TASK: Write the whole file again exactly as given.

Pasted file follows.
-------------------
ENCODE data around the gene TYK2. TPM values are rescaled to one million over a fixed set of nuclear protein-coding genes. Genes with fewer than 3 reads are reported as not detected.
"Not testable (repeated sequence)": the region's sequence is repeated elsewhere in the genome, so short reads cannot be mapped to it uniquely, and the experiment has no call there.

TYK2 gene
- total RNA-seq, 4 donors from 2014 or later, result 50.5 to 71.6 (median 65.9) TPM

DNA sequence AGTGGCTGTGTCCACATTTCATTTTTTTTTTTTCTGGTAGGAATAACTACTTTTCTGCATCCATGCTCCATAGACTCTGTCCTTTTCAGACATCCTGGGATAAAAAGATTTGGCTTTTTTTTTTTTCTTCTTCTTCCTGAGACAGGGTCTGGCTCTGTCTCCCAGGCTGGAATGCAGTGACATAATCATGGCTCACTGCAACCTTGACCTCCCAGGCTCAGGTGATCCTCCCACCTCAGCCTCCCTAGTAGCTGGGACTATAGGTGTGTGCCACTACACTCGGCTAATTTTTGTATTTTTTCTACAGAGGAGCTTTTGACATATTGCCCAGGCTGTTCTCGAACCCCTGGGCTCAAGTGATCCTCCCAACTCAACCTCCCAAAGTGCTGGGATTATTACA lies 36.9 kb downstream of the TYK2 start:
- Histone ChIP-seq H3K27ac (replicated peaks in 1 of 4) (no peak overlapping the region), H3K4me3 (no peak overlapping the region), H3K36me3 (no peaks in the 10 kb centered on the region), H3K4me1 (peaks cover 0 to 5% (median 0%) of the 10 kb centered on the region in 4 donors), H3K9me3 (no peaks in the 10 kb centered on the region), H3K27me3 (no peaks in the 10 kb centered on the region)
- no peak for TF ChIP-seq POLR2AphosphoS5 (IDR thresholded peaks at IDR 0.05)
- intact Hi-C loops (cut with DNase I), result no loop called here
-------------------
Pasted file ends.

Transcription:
ENCODE data around the gene TYK2. TPM values are rescaled to one million over a fixed set of nuclear protein-coding genes. Genes with fewer than 3 reads are reported as not detected.
"Not testable (repeated sequence)": the region's sequence is repeated elsewhere in the genome, so short reads cannot be mapped to it uniquely, and the experiment has no call there.

TYK2 gene
- total RNA-seq, 4 donors from 2014 or later, result 50.5 to 71.6 (median 65.9) TPM

DNA sequence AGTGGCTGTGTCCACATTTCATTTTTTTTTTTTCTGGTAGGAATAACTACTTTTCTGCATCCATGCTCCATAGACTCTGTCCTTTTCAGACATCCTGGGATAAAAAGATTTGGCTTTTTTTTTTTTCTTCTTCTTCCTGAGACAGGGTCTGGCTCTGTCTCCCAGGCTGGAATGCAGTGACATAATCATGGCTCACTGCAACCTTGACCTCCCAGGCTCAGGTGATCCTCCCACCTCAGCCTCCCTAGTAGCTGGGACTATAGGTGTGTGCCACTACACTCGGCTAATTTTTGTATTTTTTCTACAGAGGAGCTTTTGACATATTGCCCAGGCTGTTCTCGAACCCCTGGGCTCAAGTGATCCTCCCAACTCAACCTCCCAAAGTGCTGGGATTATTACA lies 36.9 kb downstream of the TYK2 start:
- Histone ChIP-seq H3K27ac (replicated peaks in 1 of 4) (no peak overlapping the region), H3K4me3 (no peak overlapping the region), H3K36me3 (no peaks in the 10 kb centered on the region), H3K4me1 (peaks cover 0 to 5% (median 0%) of the 10 kb centered on the region in 4 donors), H3K9me3 (no peaks in the 10 kb centered on the region), H3K27me3 (no peaks in the 10 kb centered on the region)
- no peak for TF ChIP-seq POLR2AphosphoS5 (IDR thresholded peaks at IDR 0.05)
- intact Hi-C loops (cut with DNase I), result no loop called here